The main advantage of this strategy is that home loans tend to have far lower interest rates than personal loans and credit cards. The disadvantage is that home loans also have far longer terms, typically between 20 and 30 years. Stretching out short term credit card and personal loan debts into such a long loan term means you may end up paying thousands more in interest and fees over the life of the loan.

If neither of these methods appeal to you and you would rather tackle your debt without consolidating it, there are some other debt reduction strategies such as the ‘snowball strategy’ or the 'avalanche strategy'.’s two cents

Debt consolidation loans can make managing your debts much simpler, as there’s only one loan repayment to worry about, instead of juggling multiple loan repayments across different debts. If your debt consolidated loan has lower interest rates than the loans you have consolidated, you can also save money on interest. However, as with any loan, you should work out your payments over the full loan term before making a decision, as you may end up paying more interest over a longer loan term.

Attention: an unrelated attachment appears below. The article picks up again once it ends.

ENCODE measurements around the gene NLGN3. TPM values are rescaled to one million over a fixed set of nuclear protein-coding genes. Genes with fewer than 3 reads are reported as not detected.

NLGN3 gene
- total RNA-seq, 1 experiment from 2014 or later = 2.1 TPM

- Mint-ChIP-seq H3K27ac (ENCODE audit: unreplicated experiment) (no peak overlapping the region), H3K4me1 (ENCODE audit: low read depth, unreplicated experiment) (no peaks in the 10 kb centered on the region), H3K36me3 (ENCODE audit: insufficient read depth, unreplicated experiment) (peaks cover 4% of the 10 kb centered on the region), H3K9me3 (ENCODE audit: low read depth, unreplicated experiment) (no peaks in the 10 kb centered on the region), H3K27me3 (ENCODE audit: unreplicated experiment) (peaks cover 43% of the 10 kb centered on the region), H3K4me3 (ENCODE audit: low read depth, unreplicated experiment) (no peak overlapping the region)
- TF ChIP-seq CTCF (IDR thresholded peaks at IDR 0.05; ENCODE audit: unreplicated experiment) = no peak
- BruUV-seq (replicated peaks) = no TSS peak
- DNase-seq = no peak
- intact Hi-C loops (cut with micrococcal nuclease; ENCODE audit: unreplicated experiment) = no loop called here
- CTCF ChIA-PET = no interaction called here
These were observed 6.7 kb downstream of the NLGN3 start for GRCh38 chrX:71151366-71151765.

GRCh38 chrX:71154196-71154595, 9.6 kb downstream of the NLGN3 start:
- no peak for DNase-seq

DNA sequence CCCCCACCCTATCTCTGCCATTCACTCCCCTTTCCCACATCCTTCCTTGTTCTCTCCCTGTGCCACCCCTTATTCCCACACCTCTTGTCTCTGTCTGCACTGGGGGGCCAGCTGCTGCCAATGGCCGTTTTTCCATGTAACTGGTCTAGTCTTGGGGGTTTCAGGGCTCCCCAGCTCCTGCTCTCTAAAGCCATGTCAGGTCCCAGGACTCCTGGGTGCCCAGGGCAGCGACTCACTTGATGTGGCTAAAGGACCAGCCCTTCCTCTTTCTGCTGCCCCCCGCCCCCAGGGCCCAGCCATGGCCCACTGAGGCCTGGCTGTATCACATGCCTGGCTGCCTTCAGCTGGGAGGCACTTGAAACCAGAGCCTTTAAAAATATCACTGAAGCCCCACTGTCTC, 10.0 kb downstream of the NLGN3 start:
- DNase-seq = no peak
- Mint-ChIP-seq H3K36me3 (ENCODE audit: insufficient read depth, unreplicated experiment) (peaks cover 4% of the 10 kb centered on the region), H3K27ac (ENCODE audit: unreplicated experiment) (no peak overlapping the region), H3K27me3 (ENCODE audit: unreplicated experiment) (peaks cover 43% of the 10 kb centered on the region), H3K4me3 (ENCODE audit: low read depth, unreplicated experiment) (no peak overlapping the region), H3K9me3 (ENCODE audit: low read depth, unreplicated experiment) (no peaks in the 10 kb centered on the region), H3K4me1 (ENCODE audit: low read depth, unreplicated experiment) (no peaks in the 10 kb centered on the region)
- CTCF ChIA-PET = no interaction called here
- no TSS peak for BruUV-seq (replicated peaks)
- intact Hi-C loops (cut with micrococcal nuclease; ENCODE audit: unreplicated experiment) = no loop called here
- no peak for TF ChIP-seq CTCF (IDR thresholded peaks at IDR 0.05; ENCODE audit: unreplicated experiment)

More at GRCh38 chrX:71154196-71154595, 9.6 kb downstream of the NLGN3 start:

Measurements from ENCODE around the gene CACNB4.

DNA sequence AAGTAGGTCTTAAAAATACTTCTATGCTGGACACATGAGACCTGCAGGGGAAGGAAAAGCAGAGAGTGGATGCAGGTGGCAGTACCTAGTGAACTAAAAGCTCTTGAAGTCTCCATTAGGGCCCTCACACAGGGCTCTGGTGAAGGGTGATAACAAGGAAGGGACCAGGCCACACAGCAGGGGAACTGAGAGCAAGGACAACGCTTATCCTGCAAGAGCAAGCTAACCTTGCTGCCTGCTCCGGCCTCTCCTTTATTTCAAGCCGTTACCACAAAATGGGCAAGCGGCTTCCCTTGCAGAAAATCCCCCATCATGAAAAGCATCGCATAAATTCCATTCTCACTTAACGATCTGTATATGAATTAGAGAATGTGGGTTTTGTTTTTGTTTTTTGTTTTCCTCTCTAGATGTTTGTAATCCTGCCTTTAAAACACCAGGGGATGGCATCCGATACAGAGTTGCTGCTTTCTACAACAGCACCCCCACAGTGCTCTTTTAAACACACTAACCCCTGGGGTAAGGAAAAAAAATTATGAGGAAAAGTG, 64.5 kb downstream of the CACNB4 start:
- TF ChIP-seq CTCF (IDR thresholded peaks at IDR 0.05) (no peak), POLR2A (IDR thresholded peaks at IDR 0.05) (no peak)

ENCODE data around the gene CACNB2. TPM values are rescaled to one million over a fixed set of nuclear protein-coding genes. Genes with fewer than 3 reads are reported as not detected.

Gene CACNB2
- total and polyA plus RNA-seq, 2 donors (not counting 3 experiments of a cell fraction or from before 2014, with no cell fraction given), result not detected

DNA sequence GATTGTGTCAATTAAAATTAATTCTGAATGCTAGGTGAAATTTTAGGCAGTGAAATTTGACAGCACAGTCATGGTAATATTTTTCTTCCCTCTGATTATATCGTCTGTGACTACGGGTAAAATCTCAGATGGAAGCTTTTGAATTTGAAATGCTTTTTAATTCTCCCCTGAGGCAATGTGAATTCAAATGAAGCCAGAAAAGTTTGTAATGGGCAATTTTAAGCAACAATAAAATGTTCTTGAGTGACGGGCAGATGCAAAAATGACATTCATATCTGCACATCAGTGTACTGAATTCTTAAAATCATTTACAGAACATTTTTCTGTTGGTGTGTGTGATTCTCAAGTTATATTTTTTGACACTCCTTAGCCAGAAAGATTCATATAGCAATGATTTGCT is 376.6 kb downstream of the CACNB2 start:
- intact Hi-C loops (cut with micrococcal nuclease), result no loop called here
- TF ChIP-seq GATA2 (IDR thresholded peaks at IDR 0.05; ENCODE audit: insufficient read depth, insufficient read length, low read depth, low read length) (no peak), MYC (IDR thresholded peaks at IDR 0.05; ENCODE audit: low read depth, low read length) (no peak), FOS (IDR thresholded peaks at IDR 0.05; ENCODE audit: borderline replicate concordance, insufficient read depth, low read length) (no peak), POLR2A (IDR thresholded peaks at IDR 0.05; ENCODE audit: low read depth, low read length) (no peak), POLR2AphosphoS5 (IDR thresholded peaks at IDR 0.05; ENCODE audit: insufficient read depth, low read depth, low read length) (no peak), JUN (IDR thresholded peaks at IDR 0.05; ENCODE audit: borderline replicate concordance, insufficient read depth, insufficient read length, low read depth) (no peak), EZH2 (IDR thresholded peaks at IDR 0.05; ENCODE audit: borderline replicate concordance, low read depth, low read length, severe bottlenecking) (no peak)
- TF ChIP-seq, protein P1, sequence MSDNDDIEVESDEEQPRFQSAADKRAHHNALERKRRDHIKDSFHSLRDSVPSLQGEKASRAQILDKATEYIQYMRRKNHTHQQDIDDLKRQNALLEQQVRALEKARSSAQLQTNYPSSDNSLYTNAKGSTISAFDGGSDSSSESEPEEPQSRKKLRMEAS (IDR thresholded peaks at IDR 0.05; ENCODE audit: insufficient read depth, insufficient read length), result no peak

If you can’t see a debt consolidation loan, or any of the other options discussed above working, don’t be afraid to reach out to your current lender and ask them what financial hardship options they offer. DO NOT take out any more debt to try and manage your current debt. Payday loans and credit cards can seem like a ‘stop gap solution’ but taking out even more debt to manage your current debt will only lead you into a debt spiral - it’s a recipe for disaster.